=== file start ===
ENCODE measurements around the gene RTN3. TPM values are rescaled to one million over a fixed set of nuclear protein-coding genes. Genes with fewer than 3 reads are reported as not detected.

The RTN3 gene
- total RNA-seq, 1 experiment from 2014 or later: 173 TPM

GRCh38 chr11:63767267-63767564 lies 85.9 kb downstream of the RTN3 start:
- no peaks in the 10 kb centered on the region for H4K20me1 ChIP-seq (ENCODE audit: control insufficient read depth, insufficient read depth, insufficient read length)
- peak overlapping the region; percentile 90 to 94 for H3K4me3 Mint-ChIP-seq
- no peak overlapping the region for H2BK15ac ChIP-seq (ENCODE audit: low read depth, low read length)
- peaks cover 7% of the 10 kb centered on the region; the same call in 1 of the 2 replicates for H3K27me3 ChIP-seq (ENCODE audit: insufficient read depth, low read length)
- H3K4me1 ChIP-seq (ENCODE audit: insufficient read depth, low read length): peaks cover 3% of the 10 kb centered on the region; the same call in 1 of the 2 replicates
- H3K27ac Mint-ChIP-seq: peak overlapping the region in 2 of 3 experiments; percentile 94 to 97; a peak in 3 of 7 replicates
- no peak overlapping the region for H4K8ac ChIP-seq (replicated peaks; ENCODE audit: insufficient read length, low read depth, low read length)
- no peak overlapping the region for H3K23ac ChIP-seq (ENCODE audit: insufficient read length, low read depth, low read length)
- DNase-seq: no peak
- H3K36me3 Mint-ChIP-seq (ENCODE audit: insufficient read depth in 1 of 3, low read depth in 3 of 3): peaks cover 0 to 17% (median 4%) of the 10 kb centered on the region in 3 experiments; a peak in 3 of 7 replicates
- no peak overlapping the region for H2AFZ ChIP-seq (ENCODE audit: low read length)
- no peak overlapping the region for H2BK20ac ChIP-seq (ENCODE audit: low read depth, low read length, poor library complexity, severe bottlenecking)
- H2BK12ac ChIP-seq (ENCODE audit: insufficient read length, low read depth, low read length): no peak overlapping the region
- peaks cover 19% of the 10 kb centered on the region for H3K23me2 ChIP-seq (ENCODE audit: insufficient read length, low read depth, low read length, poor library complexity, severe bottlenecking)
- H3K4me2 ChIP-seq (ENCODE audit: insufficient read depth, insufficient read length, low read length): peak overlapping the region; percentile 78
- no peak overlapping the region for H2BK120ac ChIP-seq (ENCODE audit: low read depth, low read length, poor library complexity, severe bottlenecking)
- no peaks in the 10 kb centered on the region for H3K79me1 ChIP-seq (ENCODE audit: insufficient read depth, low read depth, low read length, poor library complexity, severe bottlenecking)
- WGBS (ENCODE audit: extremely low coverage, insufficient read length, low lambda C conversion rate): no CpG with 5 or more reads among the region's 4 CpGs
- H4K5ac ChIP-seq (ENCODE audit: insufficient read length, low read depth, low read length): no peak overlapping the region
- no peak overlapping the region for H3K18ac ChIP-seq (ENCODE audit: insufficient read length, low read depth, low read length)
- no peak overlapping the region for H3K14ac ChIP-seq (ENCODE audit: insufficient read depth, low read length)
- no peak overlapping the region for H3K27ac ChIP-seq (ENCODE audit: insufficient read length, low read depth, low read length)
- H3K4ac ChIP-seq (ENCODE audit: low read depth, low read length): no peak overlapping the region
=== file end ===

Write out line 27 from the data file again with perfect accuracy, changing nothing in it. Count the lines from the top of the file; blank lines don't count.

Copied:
- H3K4ac ChIP-seq (ENCODE audit: low read depth, low read length): no peak overlapping the region